s313.c12.fa10 - SOC 313: Survey of Sociology of Work...

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Unformatted text preview: SOC 313: Survey of Sociology of Work Monday, 01 November 2010 Most important… soc 313 • Do take ownership of your education in this class by completing all reading and writing assignments on time and participating in on‐line discussions. • Read each of the assigned textbook chapters before Instructor: QUINCY EDWARDS viewing the supplemental Powerpoint presentations. • Laulima is the University of Hawai‘i on‐line course SURVEY OF SOCIOLOGY OF WORK management system. Links to the discussion board and other salient features are provided at: https://laulima.hawaii.edu/ THE SOCIAL ORGANIZATION OF WORK (4TH ED.) Online Fall 2010 Instructor: Quincy Edwards OCCUPATIONS AND PROFESSIONS PART IV SOC 313: SURVEY OF SOCIOLOGY OF WORK Occupations and Professions Managers—a category that includes a large number of occupational specialties found in every industrial setting, because every industry needs at least some specialized workers who direct and oversee the production of goods and services. CHAPTER 12 …and other readings Managers 1 SOC 313: Survey of Sociology of Work Monday, 01 November 2010 Chapter Outline… • Types of Management Roles • Executives, Managers, and Administrators at Work Managers… Executives, managers, and administrators organize and coordinate work and make decisions about production, finances, and the hiring, firing, and deployment of other workers. These responsibilities do not imply, however, that managers act unilaterally; even the “boss” faces limitations. • Continuities and Discontinuities in Management Roles • Tracking Management Performance • The Future of Executives, Managers, and Administrators. Types of Management Roles… Generic term Manager refers to: 1. Executives 2. Managers Types of Management Roles 3. Administrators. In labor relations, management is distinguished from labor by its responsibility for maintenance and growth of the employing organization. Managers defined principally in relation to their employing organization—not in relation to their occupational group. • They do not necessarily share a common base of knowledge. • Entry into management not restricted by need for licensure or certification. Providing leadership and coordination—essential to management jobs. Types of Management Roles… EXECUTIVES Refers to workers at the very top of a workplace bureaucracy: • U.S. president—Chief executive. • Within government—Executive branch refers to all agencies that carry out government programs. • Top officers of most corporations and agencies—Executives. Types of Management Roles… MANAGERS Today’s management is different from previous centuries’ management for two basic reasons: 1. Today’s enterprises are far larger, more geographically dispersed than the early farms and factories. 2. Today, ownership is also more dispersed. The modern corporation is… OWNED BY MANY SHAREHOLDERS WHO ELECT… A BOARD OF DIRECTORS THAT APPOINTS… CORPORATE EXECUTIVES WHO APPOINT… THE MANAGEMENT TEAM WHO… Receives its authority from the board of directors. 2 SOC 313: Survey of Sociology of Work Monday, 01 November 2010 Types of Management Roles… ADMINISTRATORS • Administrators in elaborate and complex government agencies—assist in developing and enforcing policies. • Today, top managers of nonprofit firms—often called administrators. • Specialized officers at college or university—recognized as administrators. • Hospitals, nursing homes, and similar institutions—often headed by an administrator. Types of Management Roles STAFF AND LINE MANAGERS Executives, managers, and administrators can also be distinguished by whether they have line or staff responsibility. • Line manager—supervises workers directly involved in production process. Typically have substantial numbers of lower‐level supervisors and workers who report directly to them. • Staff manager—provides or supervises a service that is necessary to the organization but not its major product or service (accounting, maintenance, legal services, personnel, purchasing). When restructuring, many companies outsource these staff functions. Executives/Managers/Administrators at Work… Workers attracted to management—its duties are varied; some measure of autonomy and authority. Compensation—depends on experience and employing organization. Executives, Managers, and Administrators at Work $6,000 $5,000 In 2005, the median weekly earnings were… $4,000 $3,000 $2,000 $1,000 $0 FULL‐TIME WORKER For top executives, compensation is much higher. MALE MANAGER FEMALE MANAGER EXECUTIVE Top corporate executives in U.S. among best compensated workers—salaries, bonuses, fringe benefits, and perquisites easily make them multimillionaires. Executives/Managers/Administrators at Work… DEMAND FOR MANAGERS Within a firm, demand for managers—function of technology and organization. • Span of control—technology may alter the number of workers a manager supervises which, in turn, affects number of managers required. • Steepness of hierarchy—the levels of supervision required. • Top management, or executives—may negotiate in their hiring contracts for compensation if a merger, acquisition, or reorganization leads to loss of their jobs. Severance pay provisions sometimes lavish—”golden parachutes.” Executives/Managers/Administrators at Work… DEMAND FOR MANAGERS (CONTINUED) • Recently, organizational changes have reduced long‐term job security of managers. • Some organizations have reduced managerial staff due to: Foreign competition New technology Deregulation Other financial issues. Even very small firms must have managers. • During 1990s, downsizing flattened the company hierarchy by reorganizing in ways that laid off some middle managers. Executives decided their companies were too fat and needed to become “lean and mean.” • Willingness to lay off more workers—becoming a sign of managerial ability. • Middle managers—continued targets for job shedding. 3 SOC 313: Survey of Sociology of Work Monday, 01 November 2010 Executives/Managers/Administrators at Work… THE SELF‐EMPLOYED WORKER • Less than 8% of U.S. labor force—self‐employed. Much Executives/Managers/Administrators at Work… THE SELF‐EMPLOYED WORKER (CONTINUED) • Failure rate of small businesses is very high. Between 2000 and 2001— higher proportion of self‐employed among certain groups, such as immigrants. • 33% of self‐employed—professional and business services, 585,000 new businesses opened, but 553,000 small businesses closed. • A small business owner can share partial risk of ownership by or education and health services. • Self‐employed—commonly found in retail trade; personal purchasing a franchise. Requires large investment in time and money, but customers recognize nationally advertised product. Franchisee agrees to run business according to conditions set down by national organization, provides capital; hires and supervises workers; arranges purchasing, accounting, and other services, and oversees daily operations. services. Executives/Managers/Administrators at Work… SUPPLY OF MANAGERS • In recent years, women have advanced into management positions. • About37% of all managers are women. Some firms have a two‐track system of promotion to management—the “mommy track” having less complicated jobs, lower mobility requirements, and ceiling on managerial promotions. • In 2005, only 6% of all executive, managerial, and administrative workers—black; only 6.3%— Hispanic; and 4.2%—Asian. • Social class, education—affect recruitment to management. Holding advanced degree and having upper‐class background—useful for joining formal and informal networks inside and outside corporation; networks useful for career moves within corporation. Executives/Managers/Administrators at Work… SUPPLY OF MANAGERS (CONTINUED) • Middle managers—more likely to come from middle‐class or working‐class origins, and to have graduated from small state colleges or denominational colleges. • In some industries (auto repair services, retail sales), majority of manages do not have college degrees. Position within management may represent social mobility from their parents’ positions. Work conditions may be grueling. • Middle managers often experience “ceiling effect”—reach level within the firm above which they cannot pass. • Business proprietors and other self‐employed workers—often have backgrounds similar to middle managers, but not so likely to have college degrees. Many have specialized training and skills (independent craft workers and professionals). Executives/Managers/Administrators at Work… THE MANAGERIAL CAREER In large firms, marked by number of transitions. • Initiation—Intended to be training period. New manager works long hours and often long weeks; to refuse assignments without very good cause makes superiors wonder aloud if manager is really committed and “has what it takes.” (This period of overwork also characterizes some professional workers—medical interns, new associates in law firms, beginning university faculty.) • Frequent transfer—Ostensibly provides adequate staffing for firm and teaches manager new skills. Recurrent moves—difficult for manager’s family to become involved in community or have many friends outside company. Limiting ties with other groups increases manager’s reliance on the corporation as source of income identity, and prestige. Executives/Managers/Administrators at Work… THE MANAGERIAL CAREER (CONTINUED) Most successful managers have mentors during early years in the company. • Typical mentor—two levels higher than the manager; serves as role model, protector, adviser, and cheerleader. • Many management jobs ambiguous—companies act in climate of uncertainty. The mentor can provide a road map for understanding. • Mentors may warn of interdepartmental “dirty tricks”—teach protégés how to protect themselves while giving appearance of being good team players. • Eventually, mentor and protégé part ways—part of developing the protégé’s separate identity—sometimes with hard feelings on both sides. • As the protégé becomes better established, their friendship is renewed and sometimes develops into a long‐lasting relationship. 4 SOC 313: Survey of Sociology of Work Monday, 01 November 2010 Executives/Managers/Administrators at Work… THE MANAGERIAL CAREER (CONTINUED) Often encounters barriers. (See Table 12.1, Percentage of Respondents Mentioning Principal Barriers in Their Corporate Career, by Sex, on p.290 in text.) • Typically, there is a period of pruning—Some managers are promoted and others are encouraged to leave. • Managers may also find themselves rechanneled into by‐waters of the corporations—often staff positions that are not rungs on a career ladder. • Managers walk a fine line between too obviously advancing their careers and being perceived only as team players (insufficiently loyal and insufficiently ambitious). (See Box 12.2, Whose Idea Was It? on p.291 in text.) • Promotion to higher levels—often “political,” based on something other than technical qualifications. Corporate ideology maintains—firm is meritocracy; those at top have achieved positions by accomplishments. Executives/Managers/Administrators at Work THE MANAGERIAL CAREER (CONTINUED) In recent years, many question ethics of managers in U.S. corporations, citing: • • • • Managers’ bribery of overseas officials. Tolerance for unsafe products and production facilities. Efforts to evade regulation and statutes. Conspiring to fix prices. • Recent accounting frauds further undermined public confidence. Collapse of corporations—Enron, Global Crossing, Tyco International, and World‐Com—caused loss of billions of dollars to shareholders, and loss of employees’ jobs and pensions. Prominent corporate executives were subsequently jailed. • New government regulations, especially the Sarbanes‐Oxley Act*—have been developed to try to eliminate false or misleading misrepresentations of corporation’s financial condition and to require corporate boards to justify executives’ compensation and perks. * Provides a complete cross‐referenced index of SEC filers, audit firms, offices, CPAs, services, fees, compliance/enforcement actions and other critical disclosure information. Executives/Managers/Administrators at Work THE MANAGERIAL CAREER (CONTINUED) Ex‐Enron treasurer Glisan given immunity in trial By MARY FLOOD, Copyright 2004, Houston Chronicle Oct. 6, 2004, 4:34PM The judge in the first Enron criminal trial gave immunity to ex‐Enron treasurer Ben Glisan Jr. from all state and federal criminal charges from his testimony, except for perjury, paving the way for Glisan to testify. Glisan, the ex‐treasurer of Enron who is currently serving a five‐year prison term, is expected to testify that he tried to get Merrill Lynch to let Enron postpone its promised repurchase of three Nigerian barges but was refused an extension. "I felt it was my job to help Enron look stronger than it was," Glisan told the jury this afternoon. Glisan told the jury that he did wrong in the Nigerian barge deal by failing to warn management about an improper deal. "It was a simple transaction in which Enron reported the sale of an asset which Enron didn't really sell," Glisan said. He said he worried that Enron's reputation in the financial world would be tainted by pushing so hard on the relatively small barge deal, when it was improper. Glisan was brought into court before Judge Ewing Werlein Jr., this afternoon in prison‐greens and invoked his Fifth Amendment right not to incriminate himself. The judge then granted Glisan immunity, honoring an Enron Task Force request that Glisan, who has not entered into a cooperating agreement with the government, be granted immunity The judge this morning ordered prosecutors to provide defense attorneys with bits and pieces of grand jury testimony and FBI reports in anticipation of the government calling Glisan to the stand this afternoon. An e‐mail from Glisan, already in evidence, states, "To be clear, (Enron) is obligated to get Merrill out of the deal on or before June 30." Prosecutors hope to use Glisan to prove to the jury that there was an oral side deal that Enron executives believed bound the company to buy back the barges only sold to the bankers so Enron could add profit to its 1999 earnings. The government alleges that promise was at the heart of conspiracy and fraud…. Continuities and Discontinuities in Management Roles Continuities/Discontinuities: Management Roles… CHANGES IN SCALE • Today’s agencies and corporations—larger and more bureaucratized than governments and companies of the past. • Several layers of managers—each coordinating and monitoring layers below. • Distinctions among top management (executives), middle management, and first‐line supervisors (foremen). • First‐line supervisors—not considered part of management by some organizations. • In large, bureaucratized workplaces, average manager must think about the horizontal and vertical dimensions of bureaucracy. Continuities/Discontinuities: Management Roles… CHANGES IN SCALE (CONTINUED) • Horizontal dimension—development of functional units that perform discrete tasks (e.g., factory with separate departments for purchasing, personnel, production, maintenance, and shipping). • Manager’s job to ensure that his/her own unit is performing satisfactorily and that its job is coordinated with those of other units. • Functional units of conglomerate (company made up of companies)—may be separate corporations. If these units are autonomous, coordination among them may be key function of top management. 5 SOC 313: Survey of Sociology of Work Monday, 01 November 2010 Continuities/Discontinuities: Management Roles… CHANGES IN SCALE (CONTINUED) • Vertical dimension—bureaucratic hierarchy of the workplace. • Workplaces now larger—coordination by managers; accomplished by adding layers to the hierarchy. • Typical manager reports to superior who, in turn, reports to other superiors. • Number of layers in hierarchy—the steepness of an organization. • Steeper organizations experience greater communication problems due to need for information to be accurately transmitted up/down corporate chain of command. • Flatness (few vertical layers)—desirable attribute for corporations wishing to be agile in responding to changing conditions. Continuities/Discontinuities: Management Roles… CHANGES IN ENVIRONMENT • Organization will survive only if it is successful in its exchanges with others in its environment. • Exchanges can be cooperative (e.g., those between suppliers and purchasers). • Exchanges can be competitive (e.g., those between organizations producing same goods or services). • Relationships with regulatory agencies, consumer organizations, lenders, and possible merger partners—range from quite friendly to fiercely adversarial. • Monitoring and responding to changes in environment –among most important tasks of contemporary managers. (See Box 12.3, Staying Competitive, on p.293 of text.) Continuities/Discontinuities: Management Roles… CHANGES IN SPECIALIZATION • In small firms, managers know entire business—job varied; requires a range of skills. • In large firms, specialization required. Some managers trained to assume one particular management function. Some managers have experience within specific organization. Continuities/Discontinuities: Management Roles… CHANGES IN SPECIALIZATION (CONTINUED) • Line managers—bureaucratic authority over production of goods or services. Staff managers—provide ancillary or auxiliary services to line managers. For example: Line managers know about technology/equipment used in production. Staff managers responsible for accounting, legal services, personnel management, etc. • Today, sharp distinction often made between first‐line supervisors (at top of job ladder) and middle managers (recruited directly from outside; often with credential that foremen do not have). • First‐line supervisor—at top of one career ladder. Middle management positions—entry ports and first run on another career ladder within management. Continuities/Discontinuities: Management Roles… CHANGES IN TECHNOLOGY Technology affects how managers manage: • People • Production • Information. Allows electronic eavesdropping on speed and accuracy of workers. Expands the span of control of managers. Fewer managers needed. Increased volume of information implies need for more managerial interpretation. More managers needed. Continuities/Discontinuities: Management Roles… CHANGES IN TECHNOLOGY (CONTINUED) Technology affects manager’s knowledge of production in many ways. • Requires manager to learn new techniques. • Leads to changes in size and characteristics of company’s workforce. • Staffing ratio decided by management—has major effect on number of managers. Or managers may decide to maintain same staffing ratio —reorganize work into two shifts or other ways to redeploy existing workforce. Technology also affects manager’s information base—dramatically expanding available information. • May suffer from “information overload” or may receive conflicting types of information (must decide which data are reliable). Indecision on appropriate staffing ratios of managers to other workers—one reason for succeeding rounds of employment and layoffs in management suites. 6 SOC 313: Survey of Sociology of Work Monday, 01 November 2010 Tracking Management Performance… • Managers must simultaneously seek good relationships with subordinates, peers, and superiors. • At the same time—directing, coordinating, and planning. Tracking Management Performance • Paying attention to daily operations, and the company’s long‐range goals and objectives. • Job aspects to be emphasized will change from day to day. • Sociologists have developed several ways to investigate job performance of managers, two of which are: 1. Micro‐level: Behavioral—based on observation of individual managers. 2. Macro‐level: Organizational cultures—generalizes from studies of large numbers of managers to develop more abstract management styles. Tracking Management Performance… THE BEHAVIORAL APPROACH Emphasizes how managers choose to perform their roles from among many activities available to them. According to Henry Mintzberg (1973), managers play ten major roles: 1. 3. 5. 7. 9. Figurehead Liaison Disseminator Entrepreneur Resource allocator 2. Leader 4. Monitor 6. Spokesperson 8. Disturbance handler 10. Negotiator. Tracking Management Performance… THE BEHAVIORAL APPROACH (CONTINUED) One study of successful/unsuccessful managers used checklist in Box 12.4 to identify what successful managers really do on the job. Identified the successful managers through their relatively rapid promotion records: • More likely to “network” with subordinates and superiors. • Served to maintain good horizontal and vertical relationships. Must also maintain good relationships with outsiders who affect environment of firm. • Then when important information exchanged—in good position to receive or transmit it. • Also more oriented toward conflict management; spent more time on decision‐ making, planning, coordinating. Can be substantial variation in how two managers perform same job. (See Box 12.4, A Checklist for Managers, on p.297 of text.) Nevertheless, compared to counterparts in other industrialized countries, American managers—accused of failing to make good decisions or failing to emphasize most important roles in their job. (See Box 12.4, How American Managers Fail, on p.298 in text.) Tracking Management Performance… THE ORGANIZATIONAL APPROACH Identifies unique features of organizations that affect the behavior of managers as a group. Major components of organizational culture: climate, supervisory leadership, peer leadership, and group process. These components affect production costs and financial outcomes; individual workers and their behaviors (absenteeism, job satisfaction). Tracking Management Performance… THE ORGANIZATIONAL APPROACH (CONTINUED) Scientific management (Theory X)—views workers as motivated principally by economic rewards (paternalistic). In this culture, successful manager pays close attention to vertical relationships. Human relations approach (Theory Y)—views workers as motivated both by extrinsic rewards (money) and intrinsic rewards (job satisfaction). Managers expected to pay close attention to their relationships with their subordinates. Theory Z (much closer, almost fraternal relationship between managers and workers)— views workers as highly trained and skilled partners in production; often recommended for managers who supervise knowledge workers. Efficient production requires teamwork by managers and workers. Because Theory Z emphasizes worker participation in some decision‐making—associated with such organizational practices as climate surveys (assess workers’ perception of workplace, and quality circles (informal discussion groups of workers from various levels of organization who meet periodically to discuss improving work process and product). 7 SOC 313: Survey of Sociology of Work Monday, 01 November 2010 Future of Execs., Mgrs., and Admins. • Bureau of Labor Statistics predicts 11.3% growth in managers, between 2004 and 2014. • As organizations change, number of managers will change, and tasks they perform will change. • At issue… How much the public trusts top managers, and what is the perceived accountability of managers? • Very high salaries of top managers not always correlated with top performance. • Corporate boards and general public—not fully able to evaluate performance. • Large spread between best‐paid and worst‐paid people—usually due to actions of managers—associated with lower performance, lower productivity, and decreased employee engagement. The Future of Executives, Managers, and Administrators. Review… • Managerial occupations vary among firms, and within firms. • Self‐employed proprietors are managers; top executives of multinational corporations are managers. Quick Review • In common—necessity to make decisions, control and allocate resources, provide for maintenance and growth of organizations. • Management behavior and organizational climates—how managers can improve on fitting in the many roles of their job. • Serious issues of values raised—top executives and their excessive pay, lack of accountability, deliberate falsification of corporation information, overemphasis on short‐term results. • Management jobs—have tended to be strongly limited by race, gender, and social class. At this point, you should be able to: 1. Distinguish among executives, managers, and administrators, and to explain the difference between staff and line managers. 2. Describe factors that affect the supply and demand for managers, including self‐employed and franchisee positions. 3. Discuss the stages of the managerial career. 4. Discuss scale, environment, specialization, and technology as factors that affect managers. 5. Explain the terms staffing ratio, span of control, and steepness of hierarchy. 6. Describe the behavioral approach and the organizational culture approach as alternative ways of assessing managers’ performance. Ch.12 Discussion Why should the public and elected officials be concerned about the honesty of accounting in large corporations? Proceed to discussion link at Laulima and engage! 8 ...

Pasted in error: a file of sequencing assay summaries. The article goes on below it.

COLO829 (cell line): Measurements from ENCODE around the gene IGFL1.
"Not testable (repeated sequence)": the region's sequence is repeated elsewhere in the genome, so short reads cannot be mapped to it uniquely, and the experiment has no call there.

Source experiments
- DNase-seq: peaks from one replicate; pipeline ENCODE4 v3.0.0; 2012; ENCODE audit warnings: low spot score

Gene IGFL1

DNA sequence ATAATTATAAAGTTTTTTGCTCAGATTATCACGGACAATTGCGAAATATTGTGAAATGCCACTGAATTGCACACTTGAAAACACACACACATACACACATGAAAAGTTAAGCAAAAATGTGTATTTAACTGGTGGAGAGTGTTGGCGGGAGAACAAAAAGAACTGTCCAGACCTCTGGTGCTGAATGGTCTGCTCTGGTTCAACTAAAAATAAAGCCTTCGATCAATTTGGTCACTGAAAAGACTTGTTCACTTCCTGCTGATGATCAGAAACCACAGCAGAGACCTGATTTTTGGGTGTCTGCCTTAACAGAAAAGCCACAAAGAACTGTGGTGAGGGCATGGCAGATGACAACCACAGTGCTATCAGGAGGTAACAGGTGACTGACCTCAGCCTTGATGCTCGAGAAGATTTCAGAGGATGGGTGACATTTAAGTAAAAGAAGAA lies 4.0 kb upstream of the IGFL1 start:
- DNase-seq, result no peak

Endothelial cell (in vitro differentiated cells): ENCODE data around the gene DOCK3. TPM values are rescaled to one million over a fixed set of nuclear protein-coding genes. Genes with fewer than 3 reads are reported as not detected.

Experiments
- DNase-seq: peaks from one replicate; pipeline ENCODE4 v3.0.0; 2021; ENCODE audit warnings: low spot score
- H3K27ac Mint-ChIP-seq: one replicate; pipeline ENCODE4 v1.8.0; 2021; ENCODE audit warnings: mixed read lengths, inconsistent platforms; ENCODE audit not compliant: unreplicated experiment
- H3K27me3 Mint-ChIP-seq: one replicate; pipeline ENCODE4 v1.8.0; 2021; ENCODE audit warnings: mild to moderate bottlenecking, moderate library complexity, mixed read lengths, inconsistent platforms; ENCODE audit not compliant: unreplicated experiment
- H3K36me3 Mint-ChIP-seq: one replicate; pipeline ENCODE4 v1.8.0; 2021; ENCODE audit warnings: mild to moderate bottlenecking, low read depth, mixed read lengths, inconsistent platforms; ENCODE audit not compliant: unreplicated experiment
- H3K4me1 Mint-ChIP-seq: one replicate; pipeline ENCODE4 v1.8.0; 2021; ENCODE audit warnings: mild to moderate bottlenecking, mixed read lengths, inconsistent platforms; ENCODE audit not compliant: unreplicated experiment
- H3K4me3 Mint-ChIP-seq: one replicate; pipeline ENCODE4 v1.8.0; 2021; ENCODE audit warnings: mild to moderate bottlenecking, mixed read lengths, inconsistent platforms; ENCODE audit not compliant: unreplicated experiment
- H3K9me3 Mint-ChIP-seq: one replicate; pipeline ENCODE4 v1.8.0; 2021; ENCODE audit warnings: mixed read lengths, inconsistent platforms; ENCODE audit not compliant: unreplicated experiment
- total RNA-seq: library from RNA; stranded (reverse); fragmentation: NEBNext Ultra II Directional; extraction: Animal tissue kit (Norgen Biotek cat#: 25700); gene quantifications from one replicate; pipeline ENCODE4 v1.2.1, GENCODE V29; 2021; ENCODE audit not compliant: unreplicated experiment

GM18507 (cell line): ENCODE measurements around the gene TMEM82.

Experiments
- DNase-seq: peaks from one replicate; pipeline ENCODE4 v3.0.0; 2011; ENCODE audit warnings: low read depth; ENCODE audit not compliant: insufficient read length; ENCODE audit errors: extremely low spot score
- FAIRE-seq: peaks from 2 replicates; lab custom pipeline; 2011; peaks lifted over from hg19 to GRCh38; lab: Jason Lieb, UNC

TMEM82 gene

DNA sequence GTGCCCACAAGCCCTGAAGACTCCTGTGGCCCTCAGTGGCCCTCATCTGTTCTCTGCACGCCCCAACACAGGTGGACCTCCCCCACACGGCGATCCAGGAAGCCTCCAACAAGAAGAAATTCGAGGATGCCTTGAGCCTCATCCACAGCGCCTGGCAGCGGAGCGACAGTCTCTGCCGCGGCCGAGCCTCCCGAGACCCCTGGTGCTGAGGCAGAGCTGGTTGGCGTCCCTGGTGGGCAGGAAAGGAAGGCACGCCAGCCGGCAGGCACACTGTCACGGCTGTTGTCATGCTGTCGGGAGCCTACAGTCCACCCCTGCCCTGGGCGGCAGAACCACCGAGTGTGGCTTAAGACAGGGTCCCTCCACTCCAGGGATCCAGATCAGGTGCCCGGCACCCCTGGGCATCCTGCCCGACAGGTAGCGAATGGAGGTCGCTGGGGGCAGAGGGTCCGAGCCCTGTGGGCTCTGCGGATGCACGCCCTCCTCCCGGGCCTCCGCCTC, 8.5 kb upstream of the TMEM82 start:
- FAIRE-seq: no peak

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This note was uploaded on 11/15/2010 for the course SOC 313 taught by Professor Edwards during the Fall '10 term at University of Hawaii, Manoa.